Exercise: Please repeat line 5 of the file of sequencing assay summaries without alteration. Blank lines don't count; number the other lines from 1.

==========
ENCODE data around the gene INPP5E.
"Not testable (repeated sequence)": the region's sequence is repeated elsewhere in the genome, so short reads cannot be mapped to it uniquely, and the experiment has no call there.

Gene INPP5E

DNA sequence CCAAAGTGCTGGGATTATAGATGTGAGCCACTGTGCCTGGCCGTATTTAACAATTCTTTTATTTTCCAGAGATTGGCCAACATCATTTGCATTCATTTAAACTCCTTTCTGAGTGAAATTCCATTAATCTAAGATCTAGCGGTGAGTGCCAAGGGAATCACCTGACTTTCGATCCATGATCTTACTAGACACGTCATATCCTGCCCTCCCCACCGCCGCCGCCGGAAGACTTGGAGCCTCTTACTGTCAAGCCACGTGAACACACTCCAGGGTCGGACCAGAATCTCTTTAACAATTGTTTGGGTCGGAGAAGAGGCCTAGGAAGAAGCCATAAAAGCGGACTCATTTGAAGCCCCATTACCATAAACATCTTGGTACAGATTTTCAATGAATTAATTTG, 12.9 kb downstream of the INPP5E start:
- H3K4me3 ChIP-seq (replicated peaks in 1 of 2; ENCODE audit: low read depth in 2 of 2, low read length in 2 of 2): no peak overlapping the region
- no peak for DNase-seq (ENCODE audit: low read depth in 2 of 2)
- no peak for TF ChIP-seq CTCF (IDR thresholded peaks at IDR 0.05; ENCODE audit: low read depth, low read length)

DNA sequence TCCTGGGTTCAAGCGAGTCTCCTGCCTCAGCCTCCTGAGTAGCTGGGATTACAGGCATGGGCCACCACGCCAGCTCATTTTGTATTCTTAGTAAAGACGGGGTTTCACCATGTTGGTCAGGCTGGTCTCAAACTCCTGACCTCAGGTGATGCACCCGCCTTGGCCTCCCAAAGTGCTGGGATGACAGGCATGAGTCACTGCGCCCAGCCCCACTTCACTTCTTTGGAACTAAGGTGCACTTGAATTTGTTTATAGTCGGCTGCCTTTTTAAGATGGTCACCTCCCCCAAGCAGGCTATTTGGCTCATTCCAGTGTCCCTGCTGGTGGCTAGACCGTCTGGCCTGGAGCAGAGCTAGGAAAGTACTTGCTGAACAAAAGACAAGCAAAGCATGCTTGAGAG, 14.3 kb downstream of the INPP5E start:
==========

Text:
- H3K4me3 ChIP-seq (replicated peaks in 1 of 2; ENCODE audit: low read depth in 2 of 2, low read length in 2 of 2): no peak overlapping the region